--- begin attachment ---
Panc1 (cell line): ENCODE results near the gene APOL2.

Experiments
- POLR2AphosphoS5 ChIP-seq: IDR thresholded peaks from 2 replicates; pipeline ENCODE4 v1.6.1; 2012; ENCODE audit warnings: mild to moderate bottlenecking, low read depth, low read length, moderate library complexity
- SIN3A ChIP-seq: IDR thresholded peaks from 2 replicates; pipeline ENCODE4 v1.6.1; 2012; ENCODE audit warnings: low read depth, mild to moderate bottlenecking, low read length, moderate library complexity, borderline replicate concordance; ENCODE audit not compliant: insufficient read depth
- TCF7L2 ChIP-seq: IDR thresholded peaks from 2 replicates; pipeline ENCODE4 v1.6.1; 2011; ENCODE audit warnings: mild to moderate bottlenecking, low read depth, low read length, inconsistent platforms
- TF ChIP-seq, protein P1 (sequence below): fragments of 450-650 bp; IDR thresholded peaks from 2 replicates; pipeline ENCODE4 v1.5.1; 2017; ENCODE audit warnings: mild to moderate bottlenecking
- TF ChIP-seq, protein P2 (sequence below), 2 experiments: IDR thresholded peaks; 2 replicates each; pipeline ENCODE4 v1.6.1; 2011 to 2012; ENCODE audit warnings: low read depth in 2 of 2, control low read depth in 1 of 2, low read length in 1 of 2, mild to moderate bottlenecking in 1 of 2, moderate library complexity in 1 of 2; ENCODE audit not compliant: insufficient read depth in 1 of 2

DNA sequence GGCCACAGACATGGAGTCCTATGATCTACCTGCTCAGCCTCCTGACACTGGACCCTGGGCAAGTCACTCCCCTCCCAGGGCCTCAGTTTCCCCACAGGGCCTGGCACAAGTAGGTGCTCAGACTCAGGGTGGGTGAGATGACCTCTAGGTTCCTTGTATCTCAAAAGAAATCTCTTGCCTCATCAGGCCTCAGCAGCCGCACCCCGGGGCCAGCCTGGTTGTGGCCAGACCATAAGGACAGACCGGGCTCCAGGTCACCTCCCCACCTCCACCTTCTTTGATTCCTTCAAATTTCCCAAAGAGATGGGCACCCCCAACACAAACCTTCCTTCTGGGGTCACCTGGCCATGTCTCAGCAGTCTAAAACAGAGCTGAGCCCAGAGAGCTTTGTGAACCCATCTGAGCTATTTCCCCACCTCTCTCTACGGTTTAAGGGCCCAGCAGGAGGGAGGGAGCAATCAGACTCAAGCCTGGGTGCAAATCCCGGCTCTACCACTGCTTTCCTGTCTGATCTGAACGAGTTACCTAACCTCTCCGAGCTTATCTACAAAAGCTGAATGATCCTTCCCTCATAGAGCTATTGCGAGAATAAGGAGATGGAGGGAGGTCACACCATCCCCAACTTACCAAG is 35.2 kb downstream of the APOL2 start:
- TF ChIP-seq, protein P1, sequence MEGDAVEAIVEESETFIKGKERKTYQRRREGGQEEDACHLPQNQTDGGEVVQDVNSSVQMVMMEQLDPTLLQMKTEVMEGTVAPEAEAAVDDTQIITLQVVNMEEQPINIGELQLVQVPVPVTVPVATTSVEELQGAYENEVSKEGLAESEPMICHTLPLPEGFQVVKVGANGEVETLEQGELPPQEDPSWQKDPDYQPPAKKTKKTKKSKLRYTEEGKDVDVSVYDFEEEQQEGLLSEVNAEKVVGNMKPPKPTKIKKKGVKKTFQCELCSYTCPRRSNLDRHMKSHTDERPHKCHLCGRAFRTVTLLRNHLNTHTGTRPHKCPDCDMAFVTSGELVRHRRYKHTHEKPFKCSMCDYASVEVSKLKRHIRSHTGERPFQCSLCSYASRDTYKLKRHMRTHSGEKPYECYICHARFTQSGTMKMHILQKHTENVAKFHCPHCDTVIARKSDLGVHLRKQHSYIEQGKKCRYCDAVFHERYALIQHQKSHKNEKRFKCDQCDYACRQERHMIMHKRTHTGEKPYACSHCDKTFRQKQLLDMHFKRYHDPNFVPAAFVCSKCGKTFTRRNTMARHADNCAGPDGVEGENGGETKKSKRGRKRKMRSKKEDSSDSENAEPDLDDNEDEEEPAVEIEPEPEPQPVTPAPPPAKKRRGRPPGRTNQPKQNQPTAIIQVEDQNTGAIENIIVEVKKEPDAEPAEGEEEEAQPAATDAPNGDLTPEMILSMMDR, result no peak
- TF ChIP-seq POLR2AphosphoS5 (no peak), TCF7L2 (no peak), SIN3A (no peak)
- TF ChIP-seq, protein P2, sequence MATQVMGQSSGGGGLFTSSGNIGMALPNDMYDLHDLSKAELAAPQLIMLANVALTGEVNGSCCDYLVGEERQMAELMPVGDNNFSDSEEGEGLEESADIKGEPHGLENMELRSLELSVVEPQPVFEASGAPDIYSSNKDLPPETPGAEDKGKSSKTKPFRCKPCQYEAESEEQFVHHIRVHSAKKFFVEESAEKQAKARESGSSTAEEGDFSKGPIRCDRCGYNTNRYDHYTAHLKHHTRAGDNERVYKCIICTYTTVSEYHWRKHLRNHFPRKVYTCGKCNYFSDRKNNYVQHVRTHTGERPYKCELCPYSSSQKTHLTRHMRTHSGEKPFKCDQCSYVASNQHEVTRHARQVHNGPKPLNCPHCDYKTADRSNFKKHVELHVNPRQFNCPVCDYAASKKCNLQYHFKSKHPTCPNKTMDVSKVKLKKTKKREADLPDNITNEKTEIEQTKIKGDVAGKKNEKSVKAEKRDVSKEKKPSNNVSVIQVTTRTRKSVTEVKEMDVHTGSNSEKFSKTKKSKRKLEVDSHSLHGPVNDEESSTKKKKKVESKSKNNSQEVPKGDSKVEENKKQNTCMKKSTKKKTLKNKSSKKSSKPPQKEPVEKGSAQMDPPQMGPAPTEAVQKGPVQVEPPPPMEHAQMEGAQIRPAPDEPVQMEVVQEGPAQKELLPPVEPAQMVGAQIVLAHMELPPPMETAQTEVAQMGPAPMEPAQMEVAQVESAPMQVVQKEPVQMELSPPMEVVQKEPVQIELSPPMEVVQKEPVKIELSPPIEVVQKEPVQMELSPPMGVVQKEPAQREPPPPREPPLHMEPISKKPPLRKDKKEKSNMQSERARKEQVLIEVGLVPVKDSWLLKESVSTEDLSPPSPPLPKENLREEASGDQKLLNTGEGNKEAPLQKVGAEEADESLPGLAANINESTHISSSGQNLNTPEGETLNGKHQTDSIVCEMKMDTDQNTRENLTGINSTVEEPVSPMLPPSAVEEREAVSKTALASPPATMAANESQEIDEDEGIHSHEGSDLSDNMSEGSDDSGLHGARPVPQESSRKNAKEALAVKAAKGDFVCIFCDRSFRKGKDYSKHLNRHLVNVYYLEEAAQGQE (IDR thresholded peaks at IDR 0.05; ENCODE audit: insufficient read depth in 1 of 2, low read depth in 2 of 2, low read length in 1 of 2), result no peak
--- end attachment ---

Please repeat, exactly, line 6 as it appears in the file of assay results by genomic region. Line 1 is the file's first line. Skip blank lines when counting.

- TF ChIP-seq, protein P1 (sequence below): fragments of 450-650 bp; IDR thresholded peaks from 2 replicates; pipeline ENCODE4 v1.5.1; 2017; ENCODE audit warnings: mild to moderate bottlenecking